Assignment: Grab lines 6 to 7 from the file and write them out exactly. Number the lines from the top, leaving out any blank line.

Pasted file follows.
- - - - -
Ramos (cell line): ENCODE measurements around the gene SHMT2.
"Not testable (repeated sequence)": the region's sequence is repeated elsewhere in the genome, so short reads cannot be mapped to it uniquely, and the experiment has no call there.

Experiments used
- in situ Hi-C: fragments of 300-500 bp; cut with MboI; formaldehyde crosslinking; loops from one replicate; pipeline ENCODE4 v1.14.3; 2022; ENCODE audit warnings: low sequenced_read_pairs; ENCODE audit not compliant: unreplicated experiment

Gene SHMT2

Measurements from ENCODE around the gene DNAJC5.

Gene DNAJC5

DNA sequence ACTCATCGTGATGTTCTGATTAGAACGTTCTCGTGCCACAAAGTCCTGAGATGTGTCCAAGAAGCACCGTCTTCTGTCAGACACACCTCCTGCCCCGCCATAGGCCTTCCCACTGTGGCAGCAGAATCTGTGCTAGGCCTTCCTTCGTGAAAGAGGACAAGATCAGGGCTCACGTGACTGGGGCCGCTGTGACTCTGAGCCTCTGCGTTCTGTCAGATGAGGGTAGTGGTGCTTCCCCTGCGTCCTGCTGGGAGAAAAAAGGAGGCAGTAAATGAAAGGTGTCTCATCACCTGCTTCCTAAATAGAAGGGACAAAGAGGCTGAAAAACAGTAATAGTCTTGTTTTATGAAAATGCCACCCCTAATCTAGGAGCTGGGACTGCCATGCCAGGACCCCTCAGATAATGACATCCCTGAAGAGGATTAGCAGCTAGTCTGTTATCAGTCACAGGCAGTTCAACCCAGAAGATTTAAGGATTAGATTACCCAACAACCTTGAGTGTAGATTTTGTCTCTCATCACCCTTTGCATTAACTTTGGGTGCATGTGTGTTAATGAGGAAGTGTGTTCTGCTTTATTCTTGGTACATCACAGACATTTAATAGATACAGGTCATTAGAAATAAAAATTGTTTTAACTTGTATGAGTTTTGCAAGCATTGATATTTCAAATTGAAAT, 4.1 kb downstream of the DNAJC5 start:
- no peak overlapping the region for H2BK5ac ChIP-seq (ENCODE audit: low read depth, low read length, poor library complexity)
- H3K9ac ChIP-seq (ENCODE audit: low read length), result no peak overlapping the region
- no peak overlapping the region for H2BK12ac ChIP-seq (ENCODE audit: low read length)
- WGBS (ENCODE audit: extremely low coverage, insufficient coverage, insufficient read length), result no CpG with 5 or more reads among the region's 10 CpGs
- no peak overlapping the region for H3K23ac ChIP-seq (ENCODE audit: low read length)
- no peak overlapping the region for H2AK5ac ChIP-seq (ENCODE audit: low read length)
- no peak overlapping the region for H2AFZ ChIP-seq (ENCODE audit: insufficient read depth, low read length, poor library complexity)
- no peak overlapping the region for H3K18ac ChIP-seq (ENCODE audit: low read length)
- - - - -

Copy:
Measurements from ENCODE around the gene DNAJC5.

Gene DNAJC5